“We’re looking at a variety of locations,” says Susan Alvarez, the assistant director of the OEQS. “The urban ag plan is one of the actions in our Dallas Climate Action plan, and as we look at predictors of increased temperatures and all the weirdness that is going on with California weather right now, we think there’s a push for what is called ‘contained environmental agriculture,’ which is just a fancy way of says ‘doing stuff inside.’”
The plan is a multi-pronged outline that includes elements aimed to meet some of the immediate needs of Dallas residents and to create a long-lasting, sustainable model for a future with cleaner air and plentiful fresh food options. Local food deserts, areas with no grocery stores selling fresh fruits, vegetables and other perishable items within a 5-mile radius, will benefit from this plan.
Under the the plan, food can be grown inside as well as outside at one of the city’s urban farms. As is the case with many local government initiatives, building awareness, increasing a network and garnering buy-in from the City Council is very much needed.
“We do have ‘buy local’ measures in the plan,” Alvarez says. “Those are intended to be rolled out once we get consistent growing and volumes that we can bring to market. We’re working with our Office of Economic Development on that store piece of the plan. Right now, I think we have less than 8% of our food that is grown locally.”
That’s where the environmental meets the edible in this case. Because so much of the world’s climate change-driving emissions come from the transport of food, Dallas can help create its own cleaner air by requiring far less food to be brought in from thousands of miles away and growing more of it inside the city limits.
But to be clear, more urban farming is needed in Dallas for this plan to work, not smaller-scale urban gardening. Often, people tend to think about the nonprofit community gardens they see around town when they hear someone talking about urban agriculture, but Alvarez says Dallas farms such as Bonton Farms, Restorative Farms and Dallas Half Acre Farm are what they would like to see more of.
Those are fine farms and they make for a good start, but there needs to be more, according to Carlos Evans, the director of the Dallas OEQS. “In the short term, we’re focused on growing productive acreage,” he says. “I think at this point, we only have 15 acres of that in the city. We want to remove regulatory barriers, support land access and provide tools to the community that will expand land access.”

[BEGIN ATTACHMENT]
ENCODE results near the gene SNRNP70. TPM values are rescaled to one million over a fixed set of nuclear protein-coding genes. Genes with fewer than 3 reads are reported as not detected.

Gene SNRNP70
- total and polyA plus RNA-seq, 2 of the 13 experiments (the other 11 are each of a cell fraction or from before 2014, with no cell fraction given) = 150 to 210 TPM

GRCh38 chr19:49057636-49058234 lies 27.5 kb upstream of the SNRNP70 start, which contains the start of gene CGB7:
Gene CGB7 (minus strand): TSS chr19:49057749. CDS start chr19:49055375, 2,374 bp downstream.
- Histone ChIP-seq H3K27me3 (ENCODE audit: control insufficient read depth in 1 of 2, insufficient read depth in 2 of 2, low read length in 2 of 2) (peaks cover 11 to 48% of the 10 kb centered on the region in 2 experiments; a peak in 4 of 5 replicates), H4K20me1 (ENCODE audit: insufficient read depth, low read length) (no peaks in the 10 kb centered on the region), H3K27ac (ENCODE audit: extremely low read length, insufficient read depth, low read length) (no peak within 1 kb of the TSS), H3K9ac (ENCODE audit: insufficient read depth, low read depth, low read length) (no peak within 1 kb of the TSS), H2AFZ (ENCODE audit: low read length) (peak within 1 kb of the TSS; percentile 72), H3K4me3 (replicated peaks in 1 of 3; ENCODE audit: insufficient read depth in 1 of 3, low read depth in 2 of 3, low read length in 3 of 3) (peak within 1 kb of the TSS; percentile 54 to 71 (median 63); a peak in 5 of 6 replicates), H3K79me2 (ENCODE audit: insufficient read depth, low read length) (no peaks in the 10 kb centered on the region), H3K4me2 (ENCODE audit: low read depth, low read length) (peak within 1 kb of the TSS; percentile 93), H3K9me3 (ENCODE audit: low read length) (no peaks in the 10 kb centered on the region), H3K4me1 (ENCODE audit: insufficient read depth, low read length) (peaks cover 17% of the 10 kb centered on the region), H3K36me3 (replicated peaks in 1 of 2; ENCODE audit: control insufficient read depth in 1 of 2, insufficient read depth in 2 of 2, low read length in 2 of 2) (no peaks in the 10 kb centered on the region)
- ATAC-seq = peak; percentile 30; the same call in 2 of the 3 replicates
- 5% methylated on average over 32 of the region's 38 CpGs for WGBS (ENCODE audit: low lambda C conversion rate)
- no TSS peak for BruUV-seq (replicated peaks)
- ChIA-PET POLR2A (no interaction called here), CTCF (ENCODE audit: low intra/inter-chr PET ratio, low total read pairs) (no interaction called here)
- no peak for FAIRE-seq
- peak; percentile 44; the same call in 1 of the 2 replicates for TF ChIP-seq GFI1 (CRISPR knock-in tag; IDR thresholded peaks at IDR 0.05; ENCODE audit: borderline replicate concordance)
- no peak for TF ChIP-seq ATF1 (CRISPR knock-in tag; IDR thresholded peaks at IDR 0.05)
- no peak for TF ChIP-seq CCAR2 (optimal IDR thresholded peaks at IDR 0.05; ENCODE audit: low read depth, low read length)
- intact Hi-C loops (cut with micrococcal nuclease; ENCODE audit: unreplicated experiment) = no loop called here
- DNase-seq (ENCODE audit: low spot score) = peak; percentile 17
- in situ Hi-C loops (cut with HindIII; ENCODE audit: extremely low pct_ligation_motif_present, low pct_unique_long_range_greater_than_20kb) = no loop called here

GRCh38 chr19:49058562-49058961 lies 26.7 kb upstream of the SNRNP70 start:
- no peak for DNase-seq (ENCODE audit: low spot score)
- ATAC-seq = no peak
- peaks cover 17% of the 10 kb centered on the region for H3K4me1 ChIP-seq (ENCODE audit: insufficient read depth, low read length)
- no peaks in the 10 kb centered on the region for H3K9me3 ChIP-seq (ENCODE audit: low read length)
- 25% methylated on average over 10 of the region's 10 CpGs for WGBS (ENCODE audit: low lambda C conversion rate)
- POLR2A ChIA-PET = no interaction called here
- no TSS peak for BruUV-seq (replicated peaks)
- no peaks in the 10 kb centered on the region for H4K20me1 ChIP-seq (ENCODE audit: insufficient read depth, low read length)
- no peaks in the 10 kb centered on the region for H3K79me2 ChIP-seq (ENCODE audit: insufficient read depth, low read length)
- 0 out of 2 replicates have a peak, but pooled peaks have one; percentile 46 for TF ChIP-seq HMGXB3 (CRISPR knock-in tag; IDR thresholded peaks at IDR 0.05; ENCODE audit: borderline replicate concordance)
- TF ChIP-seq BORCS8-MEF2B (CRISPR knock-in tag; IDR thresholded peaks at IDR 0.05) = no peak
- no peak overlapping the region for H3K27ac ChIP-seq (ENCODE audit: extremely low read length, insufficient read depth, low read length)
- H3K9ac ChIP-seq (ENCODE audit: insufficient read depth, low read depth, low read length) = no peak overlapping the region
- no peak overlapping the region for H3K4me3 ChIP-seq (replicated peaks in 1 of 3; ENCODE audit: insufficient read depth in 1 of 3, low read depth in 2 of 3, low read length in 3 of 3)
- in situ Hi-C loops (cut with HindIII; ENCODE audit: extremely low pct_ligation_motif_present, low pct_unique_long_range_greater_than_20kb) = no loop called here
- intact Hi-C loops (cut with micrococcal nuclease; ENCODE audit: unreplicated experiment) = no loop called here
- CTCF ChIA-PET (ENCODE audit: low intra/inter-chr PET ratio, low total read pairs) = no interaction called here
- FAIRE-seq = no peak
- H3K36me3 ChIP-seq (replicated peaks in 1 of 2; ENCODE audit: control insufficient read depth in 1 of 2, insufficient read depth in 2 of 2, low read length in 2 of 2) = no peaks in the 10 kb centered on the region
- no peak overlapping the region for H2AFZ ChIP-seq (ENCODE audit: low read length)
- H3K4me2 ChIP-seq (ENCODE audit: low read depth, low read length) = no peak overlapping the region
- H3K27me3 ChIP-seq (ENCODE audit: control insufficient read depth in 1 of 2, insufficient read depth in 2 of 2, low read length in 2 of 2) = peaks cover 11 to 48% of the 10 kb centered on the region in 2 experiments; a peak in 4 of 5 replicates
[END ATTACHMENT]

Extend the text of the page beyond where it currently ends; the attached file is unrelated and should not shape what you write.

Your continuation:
"Right now, I think we have less than 8% of our food that is grown locally." – Susan Alvarez, Dallas Office of Environmental Quality and Sustainability
Evans, Alvarez and urban agriculture coordinator for the OEQS, Rabekha Siebert, have seen similar programs work in other cities such as Atlanta and Philadelphia, among others. The OEQS has met with the city manager’s office, city attorneys and the City Council to discuss the plan. There are council meetings coming up soon for Evans and his team to seek support for the plan's adoption.
Moving forward, there are volunteer programs scheduled along with the Dallas InnerCity Growing Summit, both designed to build a network of people interested in urban agriculture and farmers. But the benefits of the plan should extend far beyond those with a city slicker’s green thumb. Alvarez points to the early days of the COVID-19 pandemic, when during the early shutdown period, the public began to understand just how fragile the food supply chain can be.
She says a greater focus on locally grown foods will help navigate that vulnerability in the future. To describe why urban farming is essential for Dallas residents, Evans points to a simple, relatable equation.
“We need local, healthy food to be a healthy population, and that’s in short supply,” he says. “We need to build that supply.”